This is where SOAPUI, can make life easier. You can launch SOAPUI using the Java Web Start, load a WSDL in and you can begin to see what is going on. One of the nice features, is it will show you what the SOAP messages look like, which saves you having to work it out in your head. So, going back to our BLAST example…

  1. Launch the SOAPUI tool and select File then New WSDL Project (Give project a name and save it when prompted).
  2. Right click on the Project folder and select add WSDL from URL
  3. Type in http://xml.nig.ac.jp/wsdl/Blast.wsdl or your own favourite from this list of molecular biology wsdl.
  4. When asked: Create default requests for all operations select Yes
  5. The progress bar will whizz away while it imports the file, once its done, you can see a list of operations
  6. If you click on one of them e.g. searchParam then Request1, then select Open Request Editor it spawns two new windows…
  7. The first (left-hand) window shows the SOAP request that is sent to the BLAST service:
    <soapenv:Envelope
    	... boring namespace declarations ... >
    	 <soapenv:Body>
    
    		<blas:searchParam soapenv:encodingStyle="http://schemas.xmlsoap.org/soap/encoding/">
    			<!-- use BLASTp -->
    			<program xsi:type="xsd:string">blastp</program>
    
    			<!-- Use SWISSPROT data  -->
    			<database xsi:type="xsd:string">SWISS</database>
    
    			<!-- protein sequence -->
    			<query xsi:type="xsd:string">MHLEGRDGRR YPGAPAVELL QTSVPSGLAE LVAGKRRLPR GAGGADPSHS</query>
    
    			<!-- no parameters -->
    			<param xsi:type="xsd:string"></param>
    		</blas:searchParam>
    
    	</soapenv:Body>
    </soapenv:Envelope>
  8. When you click on the green request button, this message is sent to the service. Note: you have to fill in the parameters values as they default to: “?”.
  9. After submitting the request above, the SOAP response appears in the second (right-hand) window:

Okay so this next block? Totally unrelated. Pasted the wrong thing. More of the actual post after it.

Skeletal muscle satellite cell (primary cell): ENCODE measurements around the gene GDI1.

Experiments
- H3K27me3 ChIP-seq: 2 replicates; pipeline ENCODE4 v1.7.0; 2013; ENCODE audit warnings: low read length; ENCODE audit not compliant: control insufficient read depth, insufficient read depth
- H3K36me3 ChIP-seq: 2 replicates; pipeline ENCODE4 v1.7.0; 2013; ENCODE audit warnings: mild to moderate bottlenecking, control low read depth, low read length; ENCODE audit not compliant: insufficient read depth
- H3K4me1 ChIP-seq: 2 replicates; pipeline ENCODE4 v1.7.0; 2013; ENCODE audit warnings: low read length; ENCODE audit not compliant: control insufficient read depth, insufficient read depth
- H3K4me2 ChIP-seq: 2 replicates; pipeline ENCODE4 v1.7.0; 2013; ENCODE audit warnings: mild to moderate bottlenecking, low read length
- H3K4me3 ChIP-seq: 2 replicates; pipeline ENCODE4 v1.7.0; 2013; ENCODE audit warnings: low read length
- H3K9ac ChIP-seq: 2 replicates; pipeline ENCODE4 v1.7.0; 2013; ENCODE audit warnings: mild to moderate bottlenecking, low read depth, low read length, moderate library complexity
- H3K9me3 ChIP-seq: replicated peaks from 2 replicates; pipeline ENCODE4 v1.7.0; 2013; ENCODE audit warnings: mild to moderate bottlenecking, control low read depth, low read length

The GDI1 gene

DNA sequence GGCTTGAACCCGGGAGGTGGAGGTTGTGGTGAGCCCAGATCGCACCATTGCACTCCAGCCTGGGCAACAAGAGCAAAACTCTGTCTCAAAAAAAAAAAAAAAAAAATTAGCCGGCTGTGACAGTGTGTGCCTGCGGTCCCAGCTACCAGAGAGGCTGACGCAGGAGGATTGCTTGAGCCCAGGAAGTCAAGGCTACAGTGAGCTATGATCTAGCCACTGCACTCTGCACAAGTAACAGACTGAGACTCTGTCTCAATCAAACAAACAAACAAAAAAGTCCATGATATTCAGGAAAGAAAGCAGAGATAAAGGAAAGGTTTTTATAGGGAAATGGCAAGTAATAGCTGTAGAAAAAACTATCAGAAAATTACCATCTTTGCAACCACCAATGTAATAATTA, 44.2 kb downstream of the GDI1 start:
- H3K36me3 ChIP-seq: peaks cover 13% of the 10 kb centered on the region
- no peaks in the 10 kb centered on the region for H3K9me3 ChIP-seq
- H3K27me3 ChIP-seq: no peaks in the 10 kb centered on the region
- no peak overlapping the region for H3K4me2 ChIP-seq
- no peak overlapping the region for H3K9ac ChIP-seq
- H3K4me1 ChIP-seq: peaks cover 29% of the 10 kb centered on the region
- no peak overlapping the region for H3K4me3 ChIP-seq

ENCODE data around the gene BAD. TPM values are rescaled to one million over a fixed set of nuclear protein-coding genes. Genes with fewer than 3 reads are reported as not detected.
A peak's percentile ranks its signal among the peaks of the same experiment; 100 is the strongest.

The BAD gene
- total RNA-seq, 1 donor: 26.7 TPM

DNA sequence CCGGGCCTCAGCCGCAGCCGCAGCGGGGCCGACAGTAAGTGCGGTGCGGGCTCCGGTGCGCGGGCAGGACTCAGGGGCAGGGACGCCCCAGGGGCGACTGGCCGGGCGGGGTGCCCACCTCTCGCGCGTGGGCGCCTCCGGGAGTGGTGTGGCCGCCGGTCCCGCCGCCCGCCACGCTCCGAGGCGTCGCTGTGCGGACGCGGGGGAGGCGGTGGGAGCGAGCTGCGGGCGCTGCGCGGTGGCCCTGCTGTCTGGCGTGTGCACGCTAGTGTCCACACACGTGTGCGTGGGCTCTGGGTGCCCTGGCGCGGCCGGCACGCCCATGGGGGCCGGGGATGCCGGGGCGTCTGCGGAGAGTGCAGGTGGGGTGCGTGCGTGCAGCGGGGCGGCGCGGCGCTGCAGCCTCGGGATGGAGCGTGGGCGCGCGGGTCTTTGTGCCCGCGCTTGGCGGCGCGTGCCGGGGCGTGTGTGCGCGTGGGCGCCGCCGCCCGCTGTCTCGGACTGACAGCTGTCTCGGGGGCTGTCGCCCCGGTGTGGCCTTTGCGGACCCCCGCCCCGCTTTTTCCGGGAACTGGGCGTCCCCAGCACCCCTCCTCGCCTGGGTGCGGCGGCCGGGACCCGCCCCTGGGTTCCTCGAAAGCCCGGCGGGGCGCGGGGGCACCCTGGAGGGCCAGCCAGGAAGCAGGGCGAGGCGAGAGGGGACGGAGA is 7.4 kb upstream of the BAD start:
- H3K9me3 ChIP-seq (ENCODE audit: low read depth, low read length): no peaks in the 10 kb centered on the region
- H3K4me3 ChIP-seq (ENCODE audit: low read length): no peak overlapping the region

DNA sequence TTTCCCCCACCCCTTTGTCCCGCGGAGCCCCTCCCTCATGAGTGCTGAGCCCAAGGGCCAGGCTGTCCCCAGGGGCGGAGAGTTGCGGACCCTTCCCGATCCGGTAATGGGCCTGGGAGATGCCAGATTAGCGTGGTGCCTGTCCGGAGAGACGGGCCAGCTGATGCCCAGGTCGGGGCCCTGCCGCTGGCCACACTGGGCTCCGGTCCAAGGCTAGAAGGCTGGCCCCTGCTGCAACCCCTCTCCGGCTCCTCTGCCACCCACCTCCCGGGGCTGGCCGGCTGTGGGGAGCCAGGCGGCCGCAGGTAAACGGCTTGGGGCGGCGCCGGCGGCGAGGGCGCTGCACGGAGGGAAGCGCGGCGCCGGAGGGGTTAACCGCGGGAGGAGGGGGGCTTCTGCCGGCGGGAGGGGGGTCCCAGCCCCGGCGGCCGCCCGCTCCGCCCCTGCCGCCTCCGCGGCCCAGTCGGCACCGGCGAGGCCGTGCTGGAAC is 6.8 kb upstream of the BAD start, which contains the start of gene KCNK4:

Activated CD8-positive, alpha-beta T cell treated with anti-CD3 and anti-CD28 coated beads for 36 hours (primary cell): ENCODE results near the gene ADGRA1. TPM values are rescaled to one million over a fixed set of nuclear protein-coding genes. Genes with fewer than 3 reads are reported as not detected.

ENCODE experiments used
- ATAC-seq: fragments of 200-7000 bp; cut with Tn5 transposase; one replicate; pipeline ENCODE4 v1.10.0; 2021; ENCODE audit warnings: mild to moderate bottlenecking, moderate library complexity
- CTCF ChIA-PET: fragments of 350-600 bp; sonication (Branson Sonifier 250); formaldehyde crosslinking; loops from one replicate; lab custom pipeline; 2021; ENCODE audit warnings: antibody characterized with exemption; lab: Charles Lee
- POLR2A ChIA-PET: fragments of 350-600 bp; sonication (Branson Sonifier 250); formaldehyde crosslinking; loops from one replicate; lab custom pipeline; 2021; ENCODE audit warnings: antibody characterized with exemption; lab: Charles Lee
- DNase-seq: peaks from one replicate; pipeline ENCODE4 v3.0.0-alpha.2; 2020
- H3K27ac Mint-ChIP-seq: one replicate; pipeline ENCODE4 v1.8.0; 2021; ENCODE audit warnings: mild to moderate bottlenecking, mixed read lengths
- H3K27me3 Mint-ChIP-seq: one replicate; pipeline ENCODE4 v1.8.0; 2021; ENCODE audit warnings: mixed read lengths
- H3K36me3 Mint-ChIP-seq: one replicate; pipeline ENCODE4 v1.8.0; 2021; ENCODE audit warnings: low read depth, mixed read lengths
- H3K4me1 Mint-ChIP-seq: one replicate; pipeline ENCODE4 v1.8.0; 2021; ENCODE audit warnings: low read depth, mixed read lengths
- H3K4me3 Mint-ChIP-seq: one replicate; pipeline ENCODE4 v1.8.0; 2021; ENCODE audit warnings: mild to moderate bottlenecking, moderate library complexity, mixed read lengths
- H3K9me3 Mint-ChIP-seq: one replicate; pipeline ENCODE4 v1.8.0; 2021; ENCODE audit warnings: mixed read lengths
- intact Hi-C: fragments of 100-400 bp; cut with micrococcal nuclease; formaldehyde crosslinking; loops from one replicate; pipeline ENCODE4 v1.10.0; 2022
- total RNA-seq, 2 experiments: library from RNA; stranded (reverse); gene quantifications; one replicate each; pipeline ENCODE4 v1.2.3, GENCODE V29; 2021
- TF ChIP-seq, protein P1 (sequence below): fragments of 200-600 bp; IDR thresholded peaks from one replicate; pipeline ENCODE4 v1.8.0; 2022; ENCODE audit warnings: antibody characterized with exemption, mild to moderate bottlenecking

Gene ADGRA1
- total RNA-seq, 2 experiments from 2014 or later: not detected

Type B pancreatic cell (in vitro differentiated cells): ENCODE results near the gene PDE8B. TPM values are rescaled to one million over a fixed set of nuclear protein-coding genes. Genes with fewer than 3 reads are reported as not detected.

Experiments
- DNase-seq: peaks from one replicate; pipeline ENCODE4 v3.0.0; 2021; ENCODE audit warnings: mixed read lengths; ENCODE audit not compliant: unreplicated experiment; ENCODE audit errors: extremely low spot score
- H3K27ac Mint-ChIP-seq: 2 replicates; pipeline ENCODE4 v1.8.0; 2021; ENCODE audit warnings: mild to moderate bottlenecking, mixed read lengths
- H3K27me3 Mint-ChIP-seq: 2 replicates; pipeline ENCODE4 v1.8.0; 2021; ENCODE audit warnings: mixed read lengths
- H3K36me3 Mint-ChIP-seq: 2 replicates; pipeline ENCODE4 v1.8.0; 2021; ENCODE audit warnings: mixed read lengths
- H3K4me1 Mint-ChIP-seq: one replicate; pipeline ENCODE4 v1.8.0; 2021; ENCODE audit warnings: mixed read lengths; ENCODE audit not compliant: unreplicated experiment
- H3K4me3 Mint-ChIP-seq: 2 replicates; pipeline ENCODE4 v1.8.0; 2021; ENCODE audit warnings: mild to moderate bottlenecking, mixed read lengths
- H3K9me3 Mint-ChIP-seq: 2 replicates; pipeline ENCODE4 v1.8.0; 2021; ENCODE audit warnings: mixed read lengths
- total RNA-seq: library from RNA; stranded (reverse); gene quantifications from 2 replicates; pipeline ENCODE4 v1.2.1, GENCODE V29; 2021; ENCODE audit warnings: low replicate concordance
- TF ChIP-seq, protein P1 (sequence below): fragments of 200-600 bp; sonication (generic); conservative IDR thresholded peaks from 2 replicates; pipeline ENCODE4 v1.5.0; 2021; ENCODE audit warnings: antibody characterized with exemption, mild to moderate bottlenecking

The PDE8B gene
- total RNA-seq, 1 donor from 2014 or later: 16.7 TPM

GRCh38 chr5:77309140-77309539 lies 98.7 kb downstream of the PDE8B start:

<soap:Envelope
    ... namespace declarations... >
       <soap:Body>
    
          <n:searchParamResponse xmlns:n="http://tempuri.org/Blast">
             <Result xsi:type="xsd:string">BLASTP 2.2.12 [Aug-07-2005] ...
    		 Sequences producing significant alignments:                      (bits) Value
    		 sp|Q04671|P_HUMAN P protein (Melanocyte-specific transporter pro...   104   8e-23 ...
    		 </Result>
          </n:searchParamResponse>
       </soap:Body>
    </soap:Envelope>

Not all users of web services will want the gory details of SOAP, but for serious users, its a handy tool for understanding how any given web service works. This can be invaluable in working out what happened if, or more probably when, an individual service behaves unexpectedly. If you know of any other tools that make web services easier to use and debug, I’d be interested to hear about them.

Conclusions: It’s not rocket science

In my experience, small tools (like SOAPUI) can make a BIG difference. I’ve used a deliberately simple (and relatively reliable) BLAST service for demonstration purposes, but the interested reader / hacker might want to use this tool to play with more complex programs like the NCBI Web Services or InterProScan at the EBI. Using such services often requires good testing and debugging support, for example, when you compose (or “mashup”) services into complex workflows, using a client such as the Taverna workbench. This is where SOAP UI might just help you test and debug web services provided by other laboratories and data centres around the world, so you can use them reliably in your in silico experiments.